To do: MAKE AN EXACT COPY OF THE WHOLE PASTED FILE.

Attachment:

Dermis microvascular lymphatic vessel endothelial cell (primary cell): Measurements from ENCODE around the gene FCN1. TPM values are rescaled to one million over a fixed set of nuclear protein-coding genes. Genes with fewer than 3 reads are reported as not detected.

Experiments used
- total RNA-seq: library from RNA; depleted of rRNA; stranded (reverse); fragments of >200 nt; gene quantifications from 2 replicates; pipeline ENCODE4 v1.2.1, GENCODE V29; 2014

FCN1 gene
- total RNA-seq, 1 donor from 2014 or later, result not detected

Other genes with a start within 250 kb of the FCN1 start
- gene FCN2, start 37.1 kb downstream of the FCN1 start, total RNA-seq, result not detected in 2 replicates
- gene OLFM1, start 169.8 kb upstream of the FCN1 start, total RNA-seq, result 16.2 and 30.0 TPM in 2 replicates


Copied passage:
Dermis microvascular lymphatic vessel endothelial cell (primary cell): Measurements from ENCODE around the gene FCN1. TPM values are rescaled to one million over a fixed set of nuclear protein-coding genes. Genes with fewer than 3 reads are reported as not detected.

Experiments used
- total RNA-seq: library from RNA; depleted of rRNA; stranded (reverse); fragments of >200 nt; gene quantifications from 2 replicates; pipeline ENCODE4 v1.2.1, GENCODE V29; 2014

FCN1 gene
- total RNA-seq, 1 donor from 2014 or later, result not detected

Other genes with a start within 250 kb of the FCN1 start
- gene FCN2, start 37.1 kb downstream of the FCN1 start, total RNA-seq, result not detected in 2 replicates
- gene OLFM1, start 169.8 kb upstream of the FCN1 start, total RNA-seq, result 16.2 and 30.0 TPM in 2 replicates